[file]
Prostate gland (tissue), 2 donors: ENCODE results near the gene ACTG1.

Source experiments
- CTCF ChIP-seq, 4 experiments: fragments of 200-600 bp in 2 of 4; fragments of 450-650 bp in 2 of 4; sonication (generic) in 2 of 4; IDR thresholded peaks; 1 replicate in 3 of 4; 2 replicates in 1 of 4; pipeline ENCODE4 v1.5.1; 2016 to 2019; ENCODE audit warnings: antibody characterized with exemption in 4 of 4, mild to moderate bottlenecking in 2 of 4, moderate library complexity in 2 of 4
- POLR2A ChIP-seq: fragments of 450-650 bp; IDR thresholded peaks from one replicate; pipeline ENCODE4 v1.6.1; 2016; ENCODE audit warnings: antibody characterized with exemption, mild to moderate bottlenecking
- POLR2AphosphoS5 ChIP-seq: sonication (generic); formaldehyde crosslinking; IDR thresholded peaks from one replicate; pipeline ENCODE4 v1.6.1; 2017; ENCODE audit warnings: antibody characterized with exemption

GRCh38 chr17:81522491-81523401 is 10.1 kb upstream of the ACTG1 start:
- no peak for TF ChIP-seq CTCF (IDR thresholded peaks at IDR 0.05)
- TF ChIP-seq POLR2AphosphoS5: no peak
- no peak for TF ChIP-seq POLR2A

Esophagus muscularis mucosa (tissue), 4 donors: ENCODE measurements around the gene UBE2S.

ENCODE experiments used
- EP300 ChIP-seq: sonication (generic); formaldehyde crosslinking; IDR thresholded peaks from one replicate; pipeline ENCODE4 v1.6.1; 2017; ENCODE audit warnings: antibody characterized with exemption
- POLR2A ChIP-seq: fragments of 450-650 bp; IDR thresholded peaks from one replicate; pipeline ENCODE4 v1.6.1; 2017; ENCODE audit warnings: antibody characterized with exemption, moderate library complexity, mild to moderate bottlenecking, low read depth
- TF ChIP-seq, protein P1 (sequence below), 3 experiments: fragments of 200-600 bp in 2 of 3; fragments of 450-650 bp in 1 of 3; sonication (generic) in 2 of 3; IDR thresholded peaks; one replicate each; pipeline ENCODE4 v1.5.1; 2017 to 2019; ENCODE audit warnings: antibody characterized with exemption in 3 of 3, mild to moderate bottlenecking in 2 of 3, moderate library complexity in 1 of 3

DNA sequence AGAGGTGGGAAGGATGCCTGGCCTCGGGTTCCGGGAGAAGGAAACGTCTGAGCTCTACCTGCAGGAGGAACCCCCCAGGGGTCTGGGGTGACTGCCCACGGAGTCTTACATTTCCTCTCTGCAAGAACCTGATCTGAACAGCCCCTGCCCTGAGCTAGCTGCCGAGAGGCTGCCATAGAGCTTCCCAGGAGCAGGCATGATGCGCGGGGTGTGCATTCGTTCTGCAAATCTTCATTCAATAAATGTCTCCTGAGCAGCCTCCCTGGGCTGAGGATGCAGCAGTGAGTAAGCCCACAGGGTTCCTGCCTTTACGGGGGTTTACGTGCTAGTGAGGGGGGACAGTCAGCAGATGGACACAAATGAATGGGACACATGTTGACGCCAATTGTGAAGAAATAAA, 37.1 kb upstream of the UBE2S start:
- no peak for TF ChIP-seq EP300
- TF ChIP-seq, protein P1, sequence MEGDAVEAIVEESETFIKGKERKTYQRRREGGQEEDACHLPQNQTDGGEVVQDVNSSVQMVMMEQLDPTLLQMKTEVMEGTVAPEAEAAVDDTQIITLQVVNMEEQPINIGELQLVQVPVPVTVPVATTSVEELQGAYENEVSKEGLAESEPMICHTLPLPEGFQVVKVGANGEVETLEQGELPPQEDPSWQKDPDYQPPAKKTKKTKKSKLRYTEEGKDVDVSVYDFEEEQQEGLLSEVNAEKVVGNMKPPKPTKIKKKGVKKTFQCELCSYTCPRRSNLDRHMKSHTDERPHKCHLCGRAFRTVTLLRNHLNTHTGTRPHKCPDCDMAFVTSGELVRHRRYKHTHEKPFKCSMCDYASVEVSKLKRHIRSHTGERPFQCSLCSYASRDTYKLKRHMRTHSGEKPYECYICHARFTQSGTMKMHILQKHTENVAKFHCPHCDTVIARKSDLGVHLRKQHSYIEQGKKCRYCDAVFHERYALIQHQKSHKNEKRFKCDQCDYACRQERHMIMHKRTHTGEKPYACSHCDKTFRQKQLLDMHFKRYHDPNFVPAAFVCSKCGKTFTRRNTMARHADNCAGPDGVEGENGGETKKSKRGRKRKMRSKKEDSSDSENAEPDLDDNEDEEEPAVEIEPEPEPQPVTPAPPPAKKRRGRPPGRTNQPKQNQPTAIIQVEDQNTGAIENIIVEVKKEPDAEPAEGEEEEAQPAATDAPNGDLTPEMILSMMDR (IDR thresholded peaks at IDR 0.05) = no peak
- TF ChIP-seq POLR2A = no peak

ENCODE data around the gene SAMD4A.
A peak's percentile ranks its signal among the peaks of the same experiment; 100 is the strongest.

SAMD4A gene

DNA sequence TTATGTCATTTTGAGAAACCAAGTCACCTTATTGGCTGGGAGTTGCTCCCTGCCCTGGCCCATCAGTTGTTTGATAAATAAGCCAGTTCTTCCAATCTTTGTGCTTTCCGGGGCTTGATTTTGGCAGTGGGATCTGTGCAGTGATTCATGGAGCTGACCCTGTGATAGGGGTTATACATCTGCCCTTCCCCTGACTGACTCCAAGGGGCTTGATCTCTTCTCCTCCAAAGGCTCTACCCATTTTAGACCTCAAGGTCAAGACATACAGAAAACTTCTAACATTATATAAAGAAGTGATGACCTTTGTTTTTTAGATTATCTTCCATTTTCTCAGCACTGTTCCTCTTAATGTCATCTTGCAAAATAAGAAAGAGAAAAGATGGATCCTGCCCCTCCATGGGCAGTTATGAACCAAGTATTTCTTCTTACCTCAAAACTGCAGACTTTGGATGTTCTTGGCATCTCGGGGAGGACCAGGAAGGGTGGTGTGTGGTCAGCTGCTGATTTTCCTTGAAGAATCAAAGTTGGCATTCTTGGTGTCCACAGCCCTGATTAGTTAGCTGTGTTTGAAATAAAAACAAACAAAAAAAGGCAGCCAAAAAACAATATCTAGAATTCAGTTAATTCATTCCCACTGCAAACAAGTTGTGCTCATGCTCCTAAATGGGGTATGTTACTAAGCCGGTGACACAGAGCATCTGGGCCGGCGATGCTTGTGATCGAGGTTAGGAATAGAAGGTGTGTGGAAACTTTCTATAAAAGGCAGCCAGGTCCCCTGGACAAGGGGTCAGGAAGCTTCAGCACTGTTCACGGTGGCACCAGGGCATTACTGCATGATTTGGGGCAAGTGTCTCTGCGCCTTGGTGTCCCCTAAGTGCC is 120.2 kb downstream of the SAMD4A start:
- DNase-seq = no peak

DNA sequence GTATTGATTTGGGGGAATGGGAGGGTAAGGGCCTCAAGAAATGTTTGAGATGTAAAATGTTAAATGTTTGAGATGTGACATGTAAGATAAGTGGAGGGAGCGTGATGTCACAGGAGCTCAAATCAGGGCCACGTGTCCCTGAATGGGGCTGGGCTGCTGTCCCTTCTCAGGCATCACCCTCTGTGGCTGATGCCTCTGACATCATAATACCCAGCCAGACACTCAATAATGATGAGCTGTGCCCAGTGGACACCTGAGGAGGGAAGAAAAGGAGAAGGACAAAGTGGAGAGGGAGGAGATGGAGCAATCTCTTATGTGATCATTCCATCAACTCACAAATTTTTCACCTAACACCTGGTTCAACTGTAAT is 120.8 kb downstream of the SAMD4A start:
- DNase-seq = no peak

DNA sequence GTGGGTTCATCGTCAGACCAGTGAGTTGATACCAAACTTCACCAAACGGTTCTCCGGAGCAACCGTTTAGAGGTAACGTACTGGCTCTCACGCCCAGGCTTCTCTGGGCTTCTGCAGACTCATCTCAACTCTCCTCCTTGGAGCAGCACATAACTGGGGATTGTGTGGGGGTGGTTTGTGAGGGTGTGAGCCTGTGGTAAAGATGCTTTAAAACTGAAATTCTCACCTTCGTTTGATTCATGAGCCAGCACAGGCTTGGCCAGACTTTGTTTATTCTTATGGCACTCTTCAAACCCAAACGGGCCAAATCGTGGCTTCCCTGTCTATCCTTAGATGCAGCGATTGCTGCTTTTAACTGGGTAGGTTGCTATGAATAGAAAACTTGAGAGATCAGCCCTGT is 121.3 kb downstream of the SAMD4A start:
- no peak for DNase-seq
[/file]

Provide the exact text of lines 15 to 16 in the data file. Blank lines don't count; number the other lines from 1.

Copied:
DNA sequence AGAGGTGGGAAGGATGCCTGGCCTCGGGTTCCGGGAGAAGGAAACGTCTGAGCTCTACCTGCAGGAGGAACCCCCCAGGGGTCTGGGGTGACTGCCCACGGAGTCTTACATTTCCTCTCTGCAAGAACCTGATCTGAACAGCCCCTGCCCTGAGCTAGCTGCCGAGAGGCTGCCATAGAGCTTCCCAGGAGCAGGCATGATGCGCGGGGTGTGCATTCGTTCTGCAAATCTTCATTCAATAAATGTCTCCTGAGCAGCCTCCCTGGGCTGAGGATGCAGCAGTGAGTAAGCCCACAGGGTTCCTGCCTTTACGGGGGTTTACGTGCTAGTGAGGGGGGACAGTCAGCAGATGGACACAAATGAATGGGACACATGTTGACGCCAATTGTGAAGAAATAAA, 37.1 kb upstream of the UBE2S start:
- no peak for TF ChIP-seq EP300